.NET Exception Handling – System.InvalidOperationException

Moving right along through the magical world of our .NET Exception Handling series, today we’re going to cover the System.InvalidOperationException. The System.InvalidOperationException is a fairly common exception, as it is typically thrown when there’s a failed attempt to invoke a method, caused by something other than invalid arguments passed to that method.

In this article, we’ll examine where System.InvalidOperationException sits within the .NET exception hierarchy, look at why System.InvalidOperationExceptions typically appear, and see how to deal with them should you encounter one yourself. Let’s get this party started!

The Technical Rundown

When Should You Use It?

Unlike many exceptions in .NET, you may have noticed that System.InvalidOperationException resides quite close to the top of the exception hierarchy, as a direct descendent of System.SystemException. This typically indicates a .NET exception that is very common, or is applicable in many scenarios, and System.InvalidOperationException(arguably) falls into both camps.

The challenge with describing the System.InvalidOperationException is that it can occur in a wide variety of scenarios. As mentioned in the introduction, a System.InvalidOperationException is thrown when a method invocation fails for a reason other than invalid arguments. The official documentation gives a few potential examples of what might cause this, including:

  • When an IEnumerator.MoveNext call is made on a collection that has since been modified after the enumerator was generated (more on this one later).
  • Calling ResourceSet.GetString if the resource was already closed prior to this call.
  • Modifying XML via the XContainer.Add method, if doing so would generate invalid XML.
  • Attempting to modify the UI from a secondary thread that is not the main/UI thread.

This is by no means an exhaustive list, so it’s impossible to cover all potential scenarios that a System.InvalidOperationException could occur. Instead, to continue our examination, we’ll just take a look at one particular means by which a System.InvalidOperationException is typically raised: Modifying a collection after the enumeration of that collection has been generated, then continuing to utilize the enumeration.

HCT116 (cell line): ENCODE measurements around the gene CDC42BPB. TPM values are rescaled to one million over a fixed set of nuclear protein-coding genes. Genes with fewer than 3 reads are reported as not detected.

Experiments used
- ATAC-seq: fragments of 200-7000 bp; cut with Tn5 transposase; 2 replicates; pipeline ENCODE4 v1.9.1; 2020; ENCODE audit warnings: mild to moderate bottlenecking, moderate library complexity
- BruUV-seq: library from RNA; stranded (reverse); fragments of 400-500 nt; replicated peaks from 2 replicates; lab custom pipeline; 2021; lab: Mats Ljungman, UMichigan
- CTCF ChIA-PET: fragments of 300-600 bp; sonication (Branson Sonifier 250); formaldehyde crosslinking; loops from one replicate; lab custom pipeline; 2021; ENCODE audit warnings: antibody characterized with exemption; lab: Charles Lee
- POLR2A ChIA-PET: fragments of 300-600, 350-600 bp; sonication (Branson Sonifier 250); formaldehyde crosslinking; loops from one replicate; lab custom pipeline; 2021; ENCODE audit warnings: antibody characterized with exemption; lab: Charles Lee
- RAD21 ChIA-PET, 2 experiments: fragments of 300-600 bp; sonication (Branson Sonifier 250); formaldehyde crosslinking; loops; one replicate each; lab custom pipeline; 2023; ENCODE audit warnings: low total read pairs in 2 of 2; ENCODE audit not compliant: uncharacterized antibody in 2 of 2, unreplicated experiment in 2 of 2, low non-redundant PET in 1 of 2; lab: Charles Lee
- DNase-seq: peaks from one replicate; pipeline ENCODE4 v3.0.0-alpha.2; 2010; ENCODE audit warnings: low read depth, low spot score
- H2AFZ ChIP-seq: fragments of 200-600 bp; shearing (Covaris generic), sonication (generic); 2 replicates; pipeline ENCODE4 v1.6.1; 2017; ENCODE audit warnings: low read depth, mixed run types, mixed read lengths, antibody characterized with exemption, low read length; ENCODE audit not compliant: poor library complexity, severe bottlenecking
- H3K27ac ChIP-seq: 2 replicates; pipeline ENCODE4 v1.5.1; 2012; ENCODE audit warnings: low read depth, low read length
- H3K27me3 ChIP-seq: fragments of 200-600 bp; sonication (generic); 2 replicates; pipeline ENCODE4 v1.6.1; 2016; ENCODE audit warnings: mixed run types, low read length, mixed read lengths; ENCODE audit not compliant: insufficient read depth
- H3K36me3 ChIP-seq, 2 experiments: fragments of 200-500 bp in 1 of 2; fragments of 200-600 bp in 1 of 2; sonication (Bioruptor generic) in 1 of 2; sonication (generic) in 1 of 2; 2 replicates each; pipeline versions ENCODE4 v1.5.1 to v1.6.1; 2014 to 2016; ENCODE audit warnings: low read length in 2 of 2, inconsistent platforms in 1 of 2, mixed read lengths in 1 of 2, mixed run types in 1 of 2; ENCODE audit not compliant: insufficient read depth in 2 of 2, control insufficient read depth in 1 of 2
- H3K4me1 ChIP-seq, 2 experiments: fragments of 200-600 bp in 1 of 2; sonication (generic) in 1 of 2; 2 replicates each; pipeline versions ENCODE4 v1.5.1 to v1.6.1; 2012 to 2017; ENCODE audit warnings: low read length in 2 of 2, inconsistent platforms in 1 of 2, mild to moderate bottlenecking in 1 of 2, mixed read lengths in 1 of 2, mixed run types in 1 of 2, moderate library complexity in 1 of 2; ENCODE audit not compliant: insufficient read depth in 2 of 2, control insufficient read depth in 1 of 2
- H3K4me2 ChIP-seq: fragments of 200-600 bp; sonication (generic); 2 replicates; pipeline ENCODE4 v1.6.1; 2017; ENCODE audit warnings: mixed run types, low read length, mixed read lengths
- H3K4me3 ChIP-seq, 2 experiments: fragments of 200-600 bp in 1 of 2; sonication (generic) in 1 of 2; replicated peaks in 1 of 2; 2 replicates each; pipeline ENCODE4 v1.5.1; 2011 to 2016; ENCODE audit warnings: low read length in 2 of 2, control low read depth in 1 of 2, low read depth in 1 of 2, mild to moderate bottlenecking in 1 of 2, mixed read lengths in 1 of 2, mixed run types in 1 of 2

To illustrate this in action, we’ve got our full code example below:

We won’t get into detail about the Utility namespace, but instead we’ll look at the Airbrake.InvalidOperationException namespace, where our problematic code resides. In this somewhat realistic example, we’ve got an interface called IBook, which specifies a few fields (Author and Title) for our Bookclass:

Now, using our Book class, our InvalidExample method generates a List<Book> collection called books, and adds a few of my favorites selections to the list. From there, we confirm that our collection contains the five Books we added, then we generate our Enumerator using the foreach loop block. Inside our loop, we output the current bookinstance, then create a newBook of Robinson Crusoe. We then call books.Add to add our newBook to the collection, and continue the loop using our previously established enumeration:

The trouble is, our enumeration was established back when we had only five books, but before our second call to foreach, we’ve modified the collection and added a sixth book. Sure enough, this throws a System.InvalidOperationException:

If adding new items to the collection during the enumeration is a necessity, the best way to do it is to generate a static enumeration beforehand; one that doesn’t directly access the modified collection each loop. For example, using for, instead of foreach, allows us to reference pre-determined indexes of the collection items, rather than direct collection items during the loop. Here is our slightly modified code to illustrate a successful fix:

The key is to detach enumeration from the collection that is changing. We’ve initially stated that our enumerator will only loop through a total of the first five items (indexes), regardless of what is added to the collection afterward. This produces an expected result without a System.InvalidOperationException:

To get the most out of your own applications and to fully manage any and all .NET Exceptions, check out the Airbrake .NET Bug Handler, offering real-time alerts and instantaneous insight into what went wrong with your .NET code, along with built-in support for a variety of popular development integrations including: JIRA, GitHub, Bitbucket, and much more.